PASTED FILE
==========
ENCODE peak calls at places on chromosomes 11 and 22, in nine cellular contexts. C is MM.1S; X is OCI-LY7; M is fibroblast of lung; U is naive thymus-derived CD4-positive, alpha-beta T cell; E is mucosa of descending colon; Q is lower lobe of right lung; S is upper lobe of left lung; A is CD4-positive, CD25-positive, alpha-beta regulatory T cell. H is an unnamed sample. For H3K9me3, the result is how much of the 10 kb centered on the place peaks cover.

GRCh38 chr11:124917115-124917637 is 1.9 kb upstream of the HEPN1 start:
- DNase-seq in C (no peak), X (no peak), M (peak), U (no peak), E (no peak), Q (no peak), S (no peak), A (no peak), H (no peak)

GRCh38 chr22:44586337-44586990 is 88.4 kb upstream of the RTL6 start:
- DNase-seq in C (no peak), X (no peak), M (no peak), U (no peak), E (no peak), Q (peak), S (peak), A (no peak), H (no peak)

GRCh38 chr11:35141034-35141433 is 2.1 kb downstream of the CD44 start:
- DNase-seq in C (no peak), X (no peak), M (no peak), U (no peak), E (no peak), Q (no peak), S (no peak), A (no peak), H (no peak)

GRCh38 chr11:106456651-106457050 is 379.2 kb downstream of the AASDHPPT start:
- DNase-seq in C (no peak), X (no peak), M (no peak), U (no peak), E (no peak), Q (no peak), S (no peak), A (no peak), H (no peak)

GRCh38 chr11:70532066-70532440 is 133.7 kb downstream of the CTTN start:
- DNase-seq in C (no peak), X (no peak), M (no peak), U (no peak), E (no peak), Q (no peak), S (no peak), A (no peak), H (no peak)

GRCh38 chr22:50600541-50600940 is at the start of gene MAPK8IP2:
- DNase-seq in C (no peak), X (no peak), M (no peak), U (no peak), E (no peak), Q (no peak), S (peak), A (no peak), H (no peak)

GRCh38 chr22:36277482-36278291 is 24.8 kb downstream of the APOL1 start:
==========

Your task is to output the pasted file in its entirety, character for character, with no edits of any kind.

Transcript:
ENCODE peak calls at places on chromosomes 11 and 22, in nine cellular contexts. C is MM.1S; X is OCI-LY7; M is fibroblast of lung; U is naive thymus-derived CD4-positive, alpha-beta T cell; E is mucosa of descending colon; Q is lower lobe of right lung; S is upper lobe of left lung; A is CD4-positive, CD25-positive, alpha-beta regulatory T cell. H is an unnamed sample. For H3K9me3, the result is how much of the 10 kb centered on the place peaks cover.

GRCh38 chr11:124917115-124917637 is 1.9 kb upstream of the HEPN1 start:
- DNase-seq in C (no peak), X (no peak), M (peak), U (no peak), E (no peak), Q (no peak), S (no peak), A (no peak), H (no peak)

GRCh38 chr22:44586337-44586990 is 88.4 kb upstream of the RTL6 start:
- DNase-seq in C (no peak), X (no peak), M (no peak), U (no peak), E (no peak), Q (peak), S (peak), A (no peak), H (no peak)

GRCh38 chr11:35141034-35141433 is 2.1 kb downstream of the CD44 start:
- DNase-seq in C (no peak), X (no peak), M (no peak), U (no peak), E (no peak), Q (no peak), S (no peak), A (no peak), H (no peak)

GRCh38 chr11:106456651-106457050 is 379.2 kb downstream of the AASDHPPT start:
- DNase-seq in C (no peak), X (no peak), M (no peak), U (no peak), E (no peak), Q (no peak), S (no peak), A (no peak), H (no peak)

GRCh38 chr11:70532066-70532440 is 133.7 kb downstream of the CTTN start:
- DNase-seq in C (no peak), X (no peak), M (no peak), U (no peak), E (no peak), Q (no peak), S (no peak), A (no peak), H (no peak)

GRCh38 chr22:50600541-50600940 is at the start of gene MAPK8IP2:
- DNase-seq in C (no peak), X (no peak), M (no peak), U (no peak), E (no peak), Q (no peak), S (peak), A (no peak), H (no peak)

GRCh38 chr22:36277482-36278291 is 24.8 kb downstream of the APOL1 start: